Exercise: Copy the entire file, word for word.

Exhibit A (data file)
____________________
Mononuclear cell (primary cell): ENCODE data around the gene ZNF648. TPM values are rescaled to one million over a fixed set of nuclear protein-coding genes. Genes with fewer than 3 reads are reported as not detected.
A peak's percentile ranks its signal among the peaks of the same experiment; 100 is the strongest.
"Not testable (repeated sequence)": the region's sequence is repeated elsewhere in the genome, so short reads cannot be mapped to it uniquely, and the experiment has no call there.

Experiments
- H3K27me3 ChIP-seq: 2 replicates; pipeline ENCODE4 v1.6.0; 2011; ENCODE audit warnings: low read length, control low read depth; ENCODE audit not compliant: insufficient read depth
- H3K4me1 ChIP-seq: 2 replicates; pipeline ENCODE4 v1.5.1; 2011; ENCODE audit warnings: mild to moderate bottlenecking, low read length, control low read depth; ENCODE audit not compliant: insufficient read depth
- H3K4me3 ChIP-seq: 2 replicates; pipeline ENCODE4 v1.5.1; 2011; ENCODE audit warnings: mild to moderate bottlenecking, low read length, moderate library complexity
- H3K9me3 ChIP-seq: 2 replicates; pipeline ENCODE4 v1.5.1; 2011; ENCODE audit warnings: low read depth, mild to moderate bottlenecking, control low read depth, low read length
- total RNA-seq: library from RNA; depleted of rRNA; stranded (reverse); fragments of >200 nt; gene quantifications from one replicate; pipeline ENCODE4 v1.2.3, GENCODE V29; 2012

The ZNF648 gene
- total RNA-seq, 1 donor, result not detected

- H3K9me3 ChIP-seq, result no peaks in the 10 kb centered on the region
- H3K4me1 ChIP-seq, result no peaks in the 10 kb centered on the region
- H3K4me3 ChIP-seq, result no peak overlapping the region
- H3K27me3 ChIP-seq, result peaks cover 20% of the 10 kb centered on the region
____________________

Mononuclear cell (primary cell): ENCODE data around the gene ZNF648. TPM values are rescaled to one million over a fixed set of nuclear protein-coding genes. Genes with fewer than 3 reads are reported as not detected.
A peak's percentile ranks its signal among the peaks of the same experiment; 100 is the strongest.
"Not testable (repeated sequence)": the region's sequence is repeated elsewhere in the genome, so short reads cannot be mapped to it uniquely, and the experiment has no call there.

Experiments
- H3K27me3 ChIP-seq: 2 replicates; pipeline ENCODE4 v1.6.0; 2011; ENCODE audit warnings: low read length, control low read depth; ENCODE audit not compliant: insufficient read depth
- H3K4me1 ChIP-seq: 2 replicates; pipeline ENCODE4 v1.5.1; 2011; ENCODE audit warnings: mild to moderate bottlenecking, low read length, control low read depth; ENCODE audit not compliant: insufficient read depth
- H3K4me3 ChIP-seq: 2 replicates; pipeline ENCODE4 v1.5.1; 2011; ENCODE audit warnings: mild to moderate bottlenecking, low read length, moderate library complexity
- H3K9me3 ChIP-seq: 2 replicates; pipeline ENCODE4 v1.5.1; 2011; ENCODE audit warnings: low read depth, mild to moderate bottlenecking, control low read depth, low read length
- total RNA-seq: library from RNA; depleted of rRNA; stranded (reverse); fragments of >200 nt; gene quantifications from one replicate; pipeline ENCODE4 v1.2.3, GENCODE V29; 2012

The ZNF648 gene
- total RNA-seq, 1 donor, result not detected

- H3K9me3 ChIP-seq, result no peaks in the 10 kb centered on the region
- H3K4me1 ChIP-seq, result no peaks in the 10 kb centered on the region
- H3K4me3 ChIP-seq, result no peak overlapping the region
- H3K27me3 ChIP-seq, result peaks cover 20% of the 10 kb centered on the region